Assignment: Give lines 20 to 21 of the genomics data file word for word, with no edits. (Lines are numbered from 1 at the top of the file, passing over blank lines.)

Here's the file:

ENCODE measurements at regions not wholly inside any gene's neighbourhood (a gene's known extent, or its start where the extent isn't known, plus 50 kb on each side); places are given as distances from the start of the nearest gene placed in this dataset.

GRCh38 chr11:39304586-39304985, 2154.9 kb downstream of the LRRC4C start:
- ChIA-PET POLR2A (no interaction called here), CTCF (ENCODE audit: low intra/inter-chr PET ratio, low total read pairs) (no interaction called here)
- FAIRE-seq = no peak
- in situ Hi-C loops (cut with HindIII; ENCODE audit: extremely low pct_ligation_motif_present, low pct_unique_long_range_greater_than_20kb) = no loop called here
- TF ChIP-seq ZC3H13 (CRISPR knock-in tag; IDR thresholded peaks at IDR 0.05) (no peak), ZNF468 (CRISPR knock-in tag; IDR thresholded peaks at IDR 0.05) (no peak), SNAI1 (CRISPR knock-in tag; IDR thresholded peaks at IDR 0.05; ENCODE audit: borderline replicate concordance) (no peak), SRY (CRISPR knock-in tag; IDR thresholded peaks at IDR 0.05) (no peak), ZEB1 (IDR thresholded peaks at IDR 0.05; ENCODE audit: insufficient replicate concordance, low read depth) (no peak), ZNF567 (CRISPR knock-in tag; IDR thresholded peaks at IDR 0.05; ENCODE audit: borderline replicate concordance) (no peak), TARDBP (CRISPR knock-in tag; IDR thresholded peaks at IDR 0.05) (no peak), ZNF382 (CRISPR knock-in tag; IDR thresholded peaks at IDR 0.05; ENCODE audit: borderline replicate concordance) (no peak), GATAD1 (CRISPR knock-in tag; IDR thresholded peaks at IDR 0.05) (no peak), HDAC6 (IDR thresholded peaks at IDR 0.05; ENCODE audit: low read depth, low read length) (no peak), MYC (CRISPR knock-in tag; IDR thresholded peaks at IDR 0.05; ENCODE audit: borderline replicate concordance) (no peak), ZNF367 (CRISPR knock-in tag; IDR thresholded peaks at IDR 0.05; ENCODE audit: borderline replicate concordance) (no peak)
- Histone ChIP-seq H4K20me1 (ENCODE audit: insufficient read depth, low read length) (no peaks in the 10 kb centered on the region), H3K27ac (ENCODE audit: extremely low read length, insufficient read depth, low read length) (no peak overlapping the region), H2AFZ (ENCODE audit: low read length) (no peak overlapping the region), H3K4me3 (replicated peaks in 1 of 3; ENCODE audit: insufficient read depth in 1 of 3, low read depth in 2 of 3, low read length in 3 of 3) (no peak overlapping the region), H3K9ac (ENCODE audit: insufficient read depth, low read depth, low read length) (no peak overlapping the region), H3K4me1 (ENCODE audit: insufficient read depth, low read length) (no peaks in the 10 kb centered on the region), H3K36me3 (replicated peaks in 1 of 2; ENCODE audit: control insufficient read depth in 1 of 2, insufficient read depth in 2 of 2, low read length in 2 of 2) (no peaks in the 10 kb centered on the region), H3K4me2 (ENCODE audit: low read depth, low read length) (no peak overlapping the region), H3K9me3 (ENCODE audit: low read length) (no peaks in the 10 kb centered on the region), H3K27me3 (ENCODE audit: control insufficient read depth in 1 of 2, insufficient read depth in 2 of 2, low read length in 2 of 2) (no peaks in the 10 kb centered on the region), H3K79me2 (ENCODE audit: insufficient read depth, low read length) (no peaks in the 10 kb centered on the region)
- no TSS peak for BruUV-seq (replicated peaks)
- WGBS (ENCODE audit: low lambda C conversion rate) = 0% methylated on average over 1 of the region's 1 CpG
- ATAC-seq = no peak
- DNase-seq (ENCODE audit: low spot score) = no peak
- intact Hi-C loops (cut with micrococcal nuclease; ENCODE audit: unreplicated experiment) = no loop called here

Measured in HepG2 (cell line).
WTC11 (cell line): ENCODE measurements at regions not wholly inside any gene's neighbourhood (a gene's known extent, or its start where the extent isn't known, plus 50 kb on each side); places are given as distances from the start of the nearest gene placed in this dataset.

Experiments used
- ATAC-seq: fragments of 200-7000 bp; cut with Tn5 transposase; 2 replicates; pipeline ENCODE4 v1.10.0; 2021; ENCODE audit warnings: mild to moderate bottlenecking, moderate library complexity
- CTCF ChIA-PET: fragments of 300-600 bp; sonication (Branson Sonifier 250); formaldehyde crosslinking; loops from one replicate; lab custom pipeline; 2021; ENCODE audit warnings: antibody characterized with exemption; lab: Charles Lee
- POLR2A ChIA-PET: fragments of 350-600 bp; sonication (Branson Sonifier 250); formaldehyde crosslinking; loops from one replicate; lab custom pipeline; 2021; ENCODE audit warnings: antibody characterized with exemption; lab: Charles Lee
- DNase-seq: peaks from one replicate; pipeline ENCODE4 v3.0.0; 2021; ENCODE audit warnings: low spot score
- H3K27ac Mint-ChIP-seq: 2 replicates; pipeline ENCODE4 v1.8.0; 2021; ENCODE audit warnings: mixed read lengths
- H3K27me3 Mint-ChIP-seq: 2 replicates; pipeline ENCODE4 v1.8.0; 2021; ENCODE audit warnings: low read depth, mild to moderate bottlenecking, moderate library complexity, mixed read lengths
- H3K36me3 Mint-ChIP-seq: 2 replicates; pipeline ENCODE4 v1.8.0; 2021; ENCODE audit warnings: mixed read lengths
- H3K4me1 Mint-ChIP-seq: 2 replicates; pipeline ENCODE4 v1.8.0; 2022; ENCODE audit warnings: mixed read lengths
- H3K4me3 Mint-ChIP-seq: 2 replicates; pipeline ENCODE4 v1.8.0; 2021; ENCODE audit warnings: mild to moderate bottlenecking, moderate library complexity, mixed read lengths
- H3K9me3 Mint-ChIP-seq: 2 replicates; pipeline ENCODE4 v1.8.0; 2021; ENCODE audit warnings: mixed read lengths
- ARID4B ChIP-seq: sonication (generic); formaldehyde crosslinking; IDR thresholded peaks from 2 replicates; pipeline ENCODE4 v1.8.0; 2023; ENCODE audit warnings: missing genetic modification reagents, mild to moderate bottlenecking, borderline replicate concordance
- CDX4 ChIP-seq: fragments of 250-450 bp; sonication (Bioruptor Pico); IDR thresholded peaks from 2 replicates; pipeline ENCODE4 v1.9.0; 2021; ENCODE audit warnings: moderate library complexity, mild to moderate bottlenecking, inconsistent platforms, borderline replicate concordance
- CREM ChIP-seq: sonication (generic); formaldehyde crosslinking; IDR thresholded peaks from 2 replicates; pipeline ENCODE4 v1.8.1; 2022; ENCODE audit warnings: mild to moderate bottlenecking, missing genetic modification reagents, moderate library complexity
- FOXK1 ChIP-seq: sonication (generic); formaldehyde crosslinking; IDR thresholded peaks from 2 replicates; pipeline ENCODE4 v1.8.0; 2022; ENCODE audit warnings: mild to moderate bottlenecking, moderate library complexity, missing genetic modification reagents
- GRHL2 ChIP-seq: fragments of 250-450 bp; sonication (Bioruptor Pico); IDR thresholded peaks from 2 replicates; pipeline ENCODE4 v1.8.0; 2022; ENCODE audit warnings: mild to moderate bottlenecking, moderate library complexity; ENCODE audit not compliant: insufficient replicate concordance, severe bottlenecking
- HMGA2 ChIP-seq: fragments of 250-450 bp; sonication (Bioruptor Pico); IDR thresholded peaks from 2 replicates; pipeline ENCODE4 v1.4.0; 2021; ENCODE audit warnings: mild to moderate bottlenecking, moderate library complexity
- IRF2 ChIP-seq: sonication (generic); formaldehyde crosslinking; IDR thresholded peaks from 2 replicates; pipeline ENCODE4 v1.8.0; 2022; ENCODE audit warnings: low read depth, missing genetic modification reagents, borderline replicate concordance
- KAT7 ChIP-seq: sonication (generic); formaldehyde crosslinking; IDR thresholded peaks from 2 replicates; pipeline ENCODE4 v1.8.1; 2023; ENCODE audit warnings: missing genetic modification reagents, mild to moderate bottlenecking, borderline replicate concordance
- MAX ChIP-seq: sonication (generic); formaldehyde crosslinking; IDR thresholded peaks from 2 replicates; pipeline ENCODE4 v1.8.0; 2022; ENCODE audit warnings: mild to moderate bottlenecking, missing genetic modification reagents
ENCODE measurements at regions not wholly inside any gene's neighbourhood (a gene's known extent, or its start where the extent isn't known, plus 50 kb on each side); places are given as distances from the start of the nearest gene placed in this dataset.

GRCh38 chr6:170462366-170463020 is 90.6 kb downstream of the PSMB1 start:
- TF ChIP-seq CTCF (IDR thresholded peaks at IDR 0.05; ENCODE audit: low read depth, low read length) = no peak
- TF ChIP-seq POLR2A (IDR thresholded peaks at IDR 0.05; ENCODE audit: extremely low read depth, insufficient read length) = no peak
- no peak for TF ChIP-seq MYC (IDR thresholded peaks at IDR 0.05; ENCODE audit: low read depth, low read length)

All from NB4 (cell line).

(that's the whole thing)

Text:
- H3K27ac Mint-ChIP-seq: 2 replicates; pipeline ENCODE4 v1.8.0; 2021; ENCODE audit warnings: mixed read lengths
- H3K27me3 Mint-ChIP-seq: 2 replicates; pipeline ENCODE4 v1.8.0; 2021; ENCODE audit warnings: low read depth, mild to moderate bottlenecking, moderate library complexity, mixed read lengths